9 Seconds in Poland… (Part 1 of 2)

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October 31, 2006

By: Chris Ostberg

Things don’t move very quickly in Poland. The country has only a small handful of highways, so driving anywhere takes an excruciatingly long time. One of the most popular cars in Poland within the last 30 years, the Fiat Polski 126p, comes with whopping 27 horsepower under the bonnet. There are bound to be exceptions from the norm, as Arkadiusz (Arek) Ozieblo clearly shows. Arek’s 1,000+ horsepower 1998 B5 Audi S4 Avant is fast. Very fast. Not only is it the fastest Audi in Poland (winning the 2005 Polish 1/4 mile racing championships), it’s also the fastest and most powerful Audi S4 in the world.

The basis of this story started years ago. It is common knowledge that the B5 S4 platform has a very strong aftermarket following with numerous tuning options. Off-the-shelf kits exist which can easily double a stock S4’s modest 250 hp output, and then some. One of the limiting factors has always been the tight placement of the turbochargers within the B5 platform’s cramped engine bay. There is simply not much space available between the exhaust manifolds and frame rails, which makes stuffing jumbo sized turbos under the hood of a B5 S4 a challenging and frustrating exercise.

Back around 2004 pictures and videos of a Polish-built S4 putting out crazy amounts of power and running staggeringly fast 10 second quarter mile times started to circulate around the internet. This Audi was equipped with huge Turbonetics T4 turbochargers which had been relocated higher up in the engine bay, instead of the normal location tucked underneath each cylinder bank. Naturally this sparked considerable interest, as this type of power output and dragstrip performance had not yet been achieved by any North American S4 tuner.

Fast forward to 2006. This past summer presented a rare opportunity to perhaps track down the crazy-powerful S4 during a two week Eastern European vacation. With Poland already setup as one of our stops we decided on a whim to send Arek an email requesting a chance to cover the car for AudiWorld. As it turned out, Arek was more than willing to cooperate and offered to show off the car and answer any questions. Excellent.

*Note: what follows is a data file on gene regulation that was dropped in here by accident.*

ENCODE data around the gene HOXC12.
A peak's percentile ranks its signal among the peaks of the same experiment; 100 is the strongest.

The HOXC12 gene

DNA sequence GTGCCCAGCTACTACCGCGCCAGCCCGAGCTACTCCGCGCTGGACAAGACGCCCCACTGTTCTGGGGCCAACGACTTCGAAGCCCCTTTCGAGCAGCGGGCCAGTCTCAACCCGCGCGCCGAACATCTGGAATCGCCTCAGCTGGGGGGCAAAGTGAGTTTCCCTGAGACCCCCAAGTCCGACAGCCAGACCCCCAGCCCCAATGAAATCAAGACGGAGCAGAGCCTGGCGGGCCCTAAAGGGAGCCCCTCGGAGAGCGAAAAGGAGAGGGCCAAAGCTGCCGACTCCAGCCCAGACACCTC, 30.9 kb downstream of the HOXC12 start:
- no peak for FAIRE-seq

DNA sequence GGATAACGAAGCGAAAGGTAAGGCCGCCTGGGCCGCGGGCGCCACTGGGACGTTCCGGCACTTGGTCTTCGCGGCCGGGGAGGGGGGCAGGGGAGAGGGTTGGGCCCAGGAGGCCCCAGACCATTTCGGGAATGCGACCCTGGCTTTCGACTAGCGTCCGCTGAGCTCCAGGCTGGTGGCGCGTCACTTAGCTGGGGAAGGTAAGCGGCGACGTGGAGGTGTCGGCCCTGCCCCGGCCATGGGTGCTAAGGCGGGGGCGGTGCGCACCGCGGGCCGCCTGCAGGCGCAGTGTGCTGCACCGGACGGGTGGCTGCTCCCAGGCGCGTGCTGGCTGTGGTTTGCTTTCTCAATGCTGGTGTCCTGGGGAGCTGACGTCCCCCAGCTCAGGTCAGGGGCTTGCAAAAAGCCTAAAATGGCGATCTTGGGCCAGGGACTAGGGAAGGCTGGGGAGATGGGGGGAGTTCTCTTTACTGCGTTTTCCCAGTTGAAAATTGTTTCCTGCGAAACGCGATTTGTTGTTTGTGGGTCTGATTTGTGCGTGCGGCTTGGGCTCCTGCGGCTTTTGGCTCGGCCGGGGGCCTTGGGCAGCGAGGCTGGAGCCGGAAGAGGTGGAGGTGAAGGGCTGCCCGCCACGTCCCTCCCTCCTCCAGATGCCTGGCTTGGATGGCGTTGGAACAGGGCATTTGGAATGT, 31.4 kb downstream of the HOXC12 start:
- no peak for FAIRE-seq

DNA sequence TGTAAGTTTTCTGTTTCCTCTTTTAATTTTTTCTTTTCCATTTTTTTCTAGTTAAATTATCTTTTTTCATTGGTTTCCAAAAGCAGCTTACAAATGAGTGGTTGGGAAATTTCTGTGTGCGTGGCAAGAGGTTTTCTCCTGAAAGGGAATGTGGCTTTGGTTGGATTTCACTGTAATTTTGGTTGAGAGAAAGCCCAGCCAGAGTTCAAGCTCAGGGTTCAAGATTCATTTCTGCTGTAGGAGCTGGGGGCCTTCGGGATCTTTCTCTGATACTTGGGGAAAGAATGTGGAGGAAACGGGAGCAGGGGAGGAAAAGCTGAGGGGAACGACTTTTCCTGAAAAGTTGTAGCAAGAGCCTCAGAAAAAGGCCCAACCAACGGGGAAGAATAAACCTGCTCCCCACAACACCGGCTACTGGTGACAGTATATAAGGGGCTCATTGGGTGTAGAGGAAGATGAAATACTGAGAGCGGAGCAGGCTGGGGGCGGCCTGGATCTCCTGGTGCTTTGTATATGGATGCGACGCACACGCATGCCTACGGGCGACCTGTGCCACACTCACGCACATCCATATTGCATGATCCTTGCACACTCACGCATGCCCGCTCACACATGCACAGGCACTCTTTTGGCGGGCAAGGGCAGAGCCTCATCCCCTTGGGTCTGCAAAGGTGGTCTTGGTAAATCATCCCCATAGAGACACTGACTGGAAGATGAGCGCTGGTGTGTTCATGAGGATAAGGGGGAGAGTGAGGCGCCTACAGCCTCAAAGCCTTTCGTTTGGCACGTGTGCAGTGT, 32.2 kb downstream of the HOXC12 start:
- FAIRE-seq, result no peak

Upon arrival in Poland Arek told us that he unfortunately had to leave on an important business trip and would not be available to show the car in person. Instead, Arek’s good friend Michal Trocki was assigned to the task. Lucky for us, Michal was also a very nice guy who was quite knowledgeable about Arek’s S4 and the Polish drag racing scene in general. We met up with Michal at our hotel early on a Saturday morning where we were directed through downtown Warsaw to the shop where the race car was kept. The shop involved with building, tuning, and maintaining Arek’s S4 is called “Kreator Mocy”. This literally translates to “creator of power” – a decidedly appropriate name given the reputation of Arek’s car.

Once at the garage the shop owner immediately pulled Arek’s monster S4 out of the garage. The highly tuned 2.7T V-6 fired right up and settled immediately at a high idle. The straight though 4-inch diameter custom exhaust system didn’t do much to quell the noise. The tone was deep, slightly raspy and clearly afforded the whirring sounds of the Garrett ball bearing turbos to be heard spinning away…even at idle! The car was pulled out into the parking lot area and allowed to warm up.

For those unfamiliar with Arek’s S4, a few words are required at this point. The car is completely “function over form”. It’s certainly not some highly polished show car. That’s not to say the car is lacking in craftsmanship because there are clearly hundreds of hours of craftsmanship in plain sight.

The car makes no bones about being a race car first and foremost; it displays an abundance of custom and one-off parts which have been built and maintained on a modest budget. The car is designed with the very first priority of doing what it does extremely well, and as a result the aesthetics have taken a backseat to performance, cost, and serviceability. Proof of this way of thinking is everywhere. The front bumper has been heavily cut away to make room for a front mounted intercooler that is so big it could make a Mack truck jealous. The carbon fiber hood has two square holes cut out to allow the twin Garrett ball bearing GT28RS (“Disco Potato”) compressor housings to peek just slightly above the hoodline. Turbos don’t fit? Take a Sawzall to the hood and the problem is solved quickly!

Interestingly the car carries valid license plates and is fully registered for road use. It’s street legal, in Poland anyway. We are told the car puts down over 700 flywheel horsepower on the MAHA wheel dyno in this trim without nitrous.

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